I am not an EU citizen and I am moving to France. I received a 90 days visa saying "type C" on it with an attached but unstamped note saying that: 1) this in fact is a "D type" (long stay) visa 2) as soon as I arrive to France I need to apply for a carte de séjour, which will then replace my visa.


  1. Will I be able to travel within the Schengen area using this carte de séjour?

  2. Will I be able to travel to Romania using the carte de séjour (normally possible with valid Schengen visas)?

My understanding is that the carte de séjour doesn't come with an additional visa stamped in the passport. Thus the only thing I could show to the Romanian border control is the residency card.

  • Since this question concerns residency (and its attendant rules and procedures), should it not be more properly asked in Expatriates
    – CGCampbell
    Mar 27, 2015 at 14:54
  • 2
    @CGCampbell OTOH, we have tons of “can I transit there or there with my H1B visa” questions. It's about travelling with a specific document, not how to obtain it or what your rights are in the country of residence.
    – Relaxed
    Mar 27, 2015 at 15:38
  • Be aware that once you enter France and apply for a carte de séjour, you will first get a récépissé, which does entitle you to stay in France as long as your application is being processed (if needed, by renewing it every 6 months). Some préfectures are notoriously understaff and it can take several month to receive the actual card. If your visa expires before you get the card, I don't think the récépissé alone is valid for travel outside of France.
    – Relaxed
    Mar 27, 2015 at 16:00
  • @Relaxed I read several scary stories about this and I'm quite worried ... I'd need to travel only a few months after arriving to France.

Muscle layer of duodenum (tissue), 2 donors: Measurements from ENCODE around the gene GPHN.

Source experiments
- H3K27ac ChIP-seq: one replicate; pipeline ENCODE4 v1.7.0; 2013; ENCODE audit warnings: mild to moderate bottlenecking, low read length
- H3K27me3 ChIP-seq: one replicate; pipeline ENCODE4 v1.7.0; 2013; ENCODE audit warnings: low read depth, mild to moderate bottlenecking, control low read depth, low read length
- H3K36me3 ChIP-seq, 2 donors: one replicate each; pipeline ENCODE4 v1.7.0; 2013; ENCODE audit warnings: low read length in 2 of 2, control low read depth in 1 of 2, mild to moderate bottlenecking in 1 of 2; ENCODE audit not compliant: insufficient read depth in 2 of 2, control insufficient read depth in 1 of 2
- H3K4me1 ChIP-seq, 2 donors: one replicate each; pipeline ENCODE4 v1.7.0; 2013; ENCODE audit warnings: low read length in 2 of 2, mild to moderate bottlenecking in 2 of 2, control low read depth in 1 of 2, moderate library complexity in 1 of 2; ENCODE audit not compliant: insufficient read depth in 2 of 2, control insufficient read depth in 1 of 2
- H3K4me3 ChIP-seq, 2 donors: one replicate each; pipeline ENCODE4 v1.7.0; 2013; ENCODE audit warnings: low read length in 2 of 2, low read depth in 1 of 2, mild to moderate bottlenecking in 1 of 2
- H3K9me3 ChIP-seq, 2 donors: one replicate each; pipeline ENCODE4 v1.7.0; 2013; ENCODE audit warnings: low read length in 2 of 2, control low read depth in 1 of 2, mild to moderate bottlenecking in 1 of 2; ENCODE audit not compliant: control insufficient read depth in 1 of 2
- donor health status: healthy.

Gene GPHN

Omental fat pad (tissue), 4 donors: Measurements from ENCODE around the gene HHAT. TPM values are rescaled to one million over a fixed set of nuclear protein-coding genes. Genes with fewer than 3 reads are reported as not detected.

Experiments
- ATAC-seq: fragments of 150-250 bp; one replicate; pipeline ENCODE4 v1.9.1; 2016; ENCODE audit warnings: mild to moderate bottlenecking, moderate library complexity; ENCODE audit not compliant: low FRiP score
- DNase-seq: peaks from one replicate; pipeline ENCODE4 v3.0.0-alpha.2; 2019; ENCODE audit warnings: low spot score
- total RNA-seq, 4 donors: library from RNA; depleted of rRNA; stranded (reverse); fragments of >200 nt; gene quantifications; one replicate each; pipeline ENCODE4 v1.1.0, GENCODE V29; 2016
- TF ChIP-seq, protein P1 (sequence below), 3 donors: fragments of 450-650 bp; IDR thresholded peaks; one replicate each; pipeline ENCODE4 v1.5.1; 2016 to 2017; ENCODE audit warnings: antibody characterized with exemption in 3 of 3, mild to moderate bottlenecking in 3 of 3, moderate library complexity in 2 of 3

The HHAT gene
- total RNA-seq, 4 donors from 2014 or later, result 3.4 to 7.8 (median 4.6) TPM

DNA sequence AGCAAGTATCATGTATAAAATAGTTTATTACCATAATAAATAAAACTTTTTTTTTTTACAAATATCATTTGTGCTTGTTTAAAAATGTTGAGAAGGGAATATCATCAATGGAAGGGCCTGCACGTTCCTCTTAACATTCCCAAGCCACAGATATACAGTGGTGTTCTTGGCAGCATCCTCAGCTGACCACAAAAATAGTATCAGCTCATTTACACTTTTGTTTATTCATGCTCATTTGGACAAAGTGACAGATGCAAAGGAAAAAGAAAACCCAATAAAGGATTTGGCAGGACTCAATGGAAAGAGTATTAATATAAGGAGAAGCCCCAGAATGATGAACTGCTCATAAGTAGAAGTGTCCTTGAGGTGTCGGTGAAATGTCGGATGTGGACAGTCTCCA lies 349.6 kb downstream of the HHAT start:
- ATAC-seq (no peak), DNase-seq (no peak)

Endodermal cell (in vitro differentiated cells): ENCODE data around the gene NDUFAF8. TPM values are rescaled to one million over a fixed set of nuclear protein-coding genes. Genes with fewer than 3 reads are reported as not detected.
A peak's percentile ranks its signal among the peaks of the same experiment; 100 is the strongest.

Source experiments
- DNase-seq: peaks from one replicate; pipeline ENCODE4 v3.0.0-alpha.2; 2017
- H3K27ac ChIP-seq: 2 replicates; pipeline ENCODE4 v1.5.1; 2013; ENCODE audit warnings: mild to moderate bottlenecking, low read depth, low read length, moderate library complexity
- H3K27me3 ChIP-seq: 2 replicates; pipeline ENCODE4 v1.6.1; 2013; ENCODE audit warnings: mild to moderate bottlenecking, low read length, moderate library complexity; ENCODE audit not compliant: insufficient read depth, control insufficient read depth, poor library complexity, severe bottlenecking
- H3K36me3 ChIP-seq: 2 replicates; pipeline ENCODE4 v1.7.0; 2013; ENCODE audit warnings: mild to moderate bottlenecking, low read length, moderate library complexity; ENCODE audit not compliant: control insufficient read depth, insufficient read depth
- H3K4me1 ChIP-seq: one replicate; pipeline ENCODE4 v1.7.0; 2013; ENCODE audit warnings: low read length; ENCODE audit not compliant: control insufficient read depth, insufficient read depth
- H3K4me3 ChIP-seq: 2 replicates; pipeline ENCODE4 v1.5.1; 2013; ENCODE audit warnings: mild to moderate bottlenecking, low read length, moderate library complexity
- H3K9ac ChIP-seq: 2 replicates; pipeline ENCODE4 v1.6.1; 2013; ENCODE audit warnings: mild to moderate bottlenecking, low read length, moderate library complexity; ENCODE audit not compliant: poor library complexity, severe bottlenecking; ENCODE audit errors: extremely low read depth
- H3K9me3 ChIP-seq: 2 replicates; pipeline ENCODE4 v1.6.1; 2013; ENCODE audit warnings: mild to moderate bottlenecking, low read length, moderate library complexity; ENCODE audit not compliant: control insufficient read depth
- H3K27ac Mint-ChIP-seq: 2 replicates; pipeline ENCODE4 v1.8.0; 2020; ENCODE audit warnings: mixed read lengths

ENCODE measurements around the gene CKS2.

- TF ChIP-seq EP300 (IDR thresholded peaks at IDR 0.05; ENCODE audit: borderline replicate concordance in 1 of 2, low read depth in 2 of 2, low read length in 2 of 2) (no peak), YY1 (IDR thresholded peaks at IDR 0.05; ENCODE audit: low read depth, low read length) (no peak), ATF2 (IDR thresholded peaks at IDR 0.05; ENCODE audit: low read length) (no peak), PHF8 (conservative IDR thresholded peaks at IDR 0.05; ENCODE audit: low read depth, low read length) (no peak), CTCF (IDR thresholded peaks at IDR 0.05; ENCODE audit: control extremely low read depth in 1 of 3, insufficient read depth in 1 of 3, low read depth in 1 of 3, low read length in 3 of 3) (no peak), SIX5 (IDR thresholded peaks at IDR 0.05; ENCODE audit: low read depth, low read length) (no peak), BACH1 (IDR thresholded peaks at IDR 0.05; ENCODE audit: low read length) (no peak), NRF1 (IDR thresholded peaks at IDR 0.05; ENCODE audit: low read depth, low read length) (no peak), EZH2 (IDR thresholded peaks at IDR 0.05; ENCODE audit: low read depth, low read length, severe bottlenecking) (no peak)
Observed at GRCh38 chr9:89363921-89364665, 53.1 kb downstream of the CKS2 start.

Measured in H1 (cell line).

– Chi
    Mar 27, 2015 at 16:45

1 Answer 1


Residence permit holders in the Schengen area (certainly in France) typically don't have or need a visa to enter either their country of residence or the Schengen area as a whole.

You simply present the residence permit (together with your passport) to the border guards or, if needed, to the airline when boarding your flight. In the first few years of this system, some friends did come across airline/ground handling personnel who were unfamiliar with these residence permits but they should at least be able to call a supervisor or to find documentation confirming the rule. I would hope most are familiar with them by now.

A Schengen residence permit can also be used to travel to Romania, Bulgaria, Croatia, or Cyprus without a visa (but you still need a travel document). You will find documentation to that effect in many places, including for example on the website of the Romanian Ministry of Foreign Affairs:

V. Do I need a visa?


  1. NO


​The holders of Schengen visas with two or multiple entries, national visas or residence permits issued by Schengen Member States.

As you can see, the exact same rules apply to residence permits and to valid Schengen visas.

Note there are different types of carte de séjour but all of them should count as a residence permit under the Schengen regulations (in French “titre de séjour” and not “carte de résident”, which is something much more specific). A “récépissé de première demande de carte de séjour, “autorisation provisoire de séjour” or “récépissé de demande d'asile” however does not. See vosdroits.service-public.fr.

  • This is NOT the case for Croatia, you are wrong
    – dgan
    Aug 24, 2018 at 22:20
  • @dgan What makes you say that? The Croatian Ministry of Foreign and European Affairs confirms it.
    – Relaxed
    Aug 25, 2018 at 7:57
  • well, Summer 2016 I got refused for Croatia, coming from France, with only my titre de séjour. The guy at the airport told me I must have the travel document for refugee ( i have refugee status in France); so I lost my flight tickets and stayed in Paris
    – dgan
    Aug 25, 2018 at 8:58
  • 1
    @dgan OK, I see where the confusion lies. What a residence permit does is exempt you from the visa requirement, you always need a passport or another travel document, as I wrote in the second paragraph. That's also true for the other three countries. I will try to see if I can clarify that...
    – Relaxed
    Aug 25, 2018 at 10:51

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